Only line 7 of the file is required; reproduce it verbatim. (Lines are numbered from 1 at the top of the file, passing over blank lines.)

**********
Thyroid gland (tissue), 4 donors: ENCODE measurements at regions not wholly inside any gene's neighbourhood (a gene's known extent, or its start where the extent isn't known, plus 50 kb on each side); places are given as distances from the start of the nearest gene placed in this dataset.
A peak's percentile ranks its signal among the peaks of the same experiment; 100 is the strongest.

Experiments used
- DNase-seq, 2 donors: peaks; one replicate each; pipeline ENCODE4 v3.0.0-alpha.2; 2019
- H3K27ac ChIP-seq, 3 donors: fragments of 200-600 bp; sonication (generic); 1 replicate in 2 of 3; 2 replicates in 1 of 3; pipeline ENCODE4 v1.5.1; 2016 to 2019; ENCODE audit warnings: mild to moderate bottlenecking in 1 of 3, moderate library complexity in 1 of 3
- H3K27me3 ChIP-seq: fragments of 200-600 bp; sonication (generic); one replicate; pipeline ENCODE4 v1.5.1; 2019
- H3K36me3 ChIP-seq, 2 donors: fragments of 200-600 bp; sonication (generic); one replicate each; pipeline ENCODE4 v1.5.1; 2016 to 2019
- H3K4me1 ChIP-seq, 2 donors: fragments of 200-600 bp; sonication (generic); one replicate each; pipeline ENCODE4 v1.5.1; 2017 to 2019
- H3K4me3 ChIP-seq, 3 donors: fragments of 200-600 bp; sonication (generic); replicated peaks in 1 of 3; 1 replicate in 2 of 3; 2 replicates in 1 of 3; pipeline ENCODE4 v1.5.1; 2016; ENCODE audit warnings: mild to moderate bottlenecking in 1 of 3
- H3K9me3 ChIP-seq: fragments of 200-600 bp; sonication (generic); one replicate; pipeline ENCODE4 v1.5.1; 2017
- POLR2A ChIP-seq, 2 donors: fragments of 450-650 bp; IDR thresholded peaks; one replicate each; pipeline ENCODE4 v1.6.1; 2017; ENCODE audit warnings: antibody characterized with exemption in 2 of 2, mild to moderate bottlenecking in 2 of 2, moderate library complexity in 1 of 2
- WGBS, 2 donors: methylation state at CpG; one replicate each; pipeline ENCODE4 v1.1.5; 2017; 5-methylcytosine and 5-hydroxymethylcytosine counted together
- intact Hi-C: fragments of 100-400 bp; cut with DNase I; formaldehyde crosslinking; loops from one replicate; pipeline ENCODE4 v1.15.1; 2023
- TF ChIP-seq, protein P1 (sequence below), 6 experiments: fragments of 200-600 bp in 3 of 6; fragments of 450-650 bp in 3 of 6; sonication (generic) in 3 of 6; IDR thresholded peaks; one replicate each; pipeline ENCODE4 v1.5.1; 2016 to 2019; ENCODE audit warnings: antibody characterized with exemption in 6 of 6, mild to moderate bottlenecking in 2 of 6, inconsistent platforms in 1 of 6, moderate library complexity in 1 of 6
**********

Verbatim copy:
- H3K36me3 ChIP-seq, 2 donors: fragments of 200-600 bp; sonication (generic); one replicate each; pipeline ENCODE4 v1.5.1; 2016 to 2019